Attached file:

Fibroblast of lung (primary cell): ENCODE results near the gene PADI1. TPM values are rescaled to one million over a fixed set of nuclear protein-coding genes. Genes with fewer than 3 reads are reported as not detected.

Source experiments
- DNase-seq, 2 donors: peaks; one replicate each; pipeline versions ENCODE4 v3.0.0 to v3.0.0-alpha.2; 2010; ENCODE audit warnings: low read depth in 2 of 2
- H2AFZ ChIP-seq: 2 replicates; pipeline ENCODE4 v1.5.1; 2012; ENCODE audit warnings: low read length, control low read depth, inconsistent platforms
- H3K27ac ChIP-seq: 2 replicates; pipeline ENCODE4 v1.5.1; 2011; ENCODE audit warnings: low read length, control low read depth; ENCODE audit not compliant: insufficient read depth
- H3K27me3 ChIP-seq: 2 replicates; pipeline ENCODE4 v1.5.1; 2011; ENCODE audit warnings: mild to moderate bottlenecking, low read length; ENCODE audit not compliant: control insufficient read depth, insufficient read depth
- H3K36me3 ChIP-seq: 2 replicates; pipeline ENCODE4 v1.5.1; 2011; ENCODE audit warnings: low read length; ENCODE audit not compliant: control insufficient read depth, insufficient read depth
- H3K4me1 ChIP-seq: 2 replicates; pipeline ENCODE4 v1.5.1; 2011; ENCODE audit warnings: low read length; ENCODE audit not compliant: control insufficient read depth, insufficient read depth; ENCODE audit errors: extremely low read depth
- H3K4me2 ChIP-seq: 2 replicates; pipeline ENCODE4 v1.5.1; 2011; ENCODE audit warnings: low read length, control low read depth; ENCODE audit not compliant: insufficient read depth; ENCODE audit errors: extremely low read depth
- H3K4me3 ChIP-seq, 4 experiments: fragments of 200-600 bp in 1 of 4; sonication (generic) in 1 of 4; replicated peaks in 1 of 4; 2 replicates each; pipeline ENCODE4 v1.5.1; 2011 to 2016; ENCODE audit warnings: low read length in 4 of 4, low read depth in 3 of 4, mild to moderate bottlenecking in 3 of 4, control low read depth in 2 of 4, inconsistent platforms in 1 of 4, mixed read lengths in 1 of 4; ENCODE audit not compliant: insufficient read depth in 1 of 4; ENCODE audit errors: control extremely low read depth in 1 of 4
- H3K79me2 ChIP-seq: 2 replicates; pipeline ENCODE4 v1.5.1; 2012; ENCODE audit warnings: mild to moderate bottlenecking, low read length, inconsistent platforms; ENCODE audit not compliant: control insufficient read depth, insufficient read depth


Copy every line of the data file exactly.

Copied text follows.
Fibroblast of lung (primary cell): ENCODE results near the gene PADI1. TPM values are rescaled to one million over a fixed set of nuclear protein-coding genes. Genes with fewer than 3 reads are reported as not detected.

Source experiments
- DNase-seq, 2 donors: peaks; one replicate each; pipeline versions ENCODE4 v3.0.0 to v3.0.0-alpha.2; 2010; ENCODE audit warnings: low read depth in 2 of 2
- H2AFZ ChIP-seq: 2 replicates; pipeline ENCODE4 v1.5.1; 2012; ENCODE audit warnings: low read length, control low read depth, inconsistent platforms
- H3K27ac ChIP-seq: 2 replicates; pipeline ENCODE4 v1.5.1; 2011; ENCODE audit warnings: low read length, control low read depth; ENCODE audit not compliant: insufficient read depth
- H3K27me3 ChIP-seq: 2 replicates; pipeline ENCODE4 v1.5.1; 2011; ENCODE audit warnings: mild to moderate bottlenecking, low read length; ENCODE audit not compliant: control insufficient read depth, insufficient read depth
- H3K36me3 ChIP-seq: 2 replicates; pipeline ENCODE4 v1.5.1; 2011; ENCODE audit warnings: low read length; ENCODE audit not compliant: control insufficient read depth, insufficient read depth
- H3K4me1 ChIP-seq: 2 replicates; pipeline ENCODE4 v1.5.1; 2011; ENCODE audit warnings: low read length; ENCODE audit not compliant: control insufficient read depth, insufficient read depth; ENCODE audit errors: extremely low read depth
- H3K4me2 ChIP-seq: 2 replicates; pipeline ENCODE4 v1.5.1; 2011; ENCODE audit warnings: low read length, control low read depth; ENCODE audit not compliant: insufficient read depth; ENCODE audit errors: extremely low read depth
- H3K4me3 ChIP-seq, 4 experiments: fragments of 200-600 bp in 1 of 4; sonication (generic) in 1 of 4; replicated peaks in 1 of 4; 2 replicates each; pipeline ENCODE4 v1.5.1; 2011 to 2016; ENCODE audit warnings: low read length in 4 of 4, low read depth in 3 of 4, mild to moderate bottlenecking in 3 of 4, control low read depth in 2 of 4, inconsistent platforms in 1 of 4, mixed read lengths in 1 of 4; ENCODE audit not compliant: insufficient read depth in 1 of 4; ENCODE audit errors: control extremely low read depth in 1 of 4
- H3K79me2 ChIP-seq: 2 replicates; pipeline ENCODE4 v1.5.1; 2012; ENCODE audit warnings: mild to moderate bottlenecking, low read length, inconsistent platforms; ENCODE audit not compliant: control insufficient read depth, insufficient read depth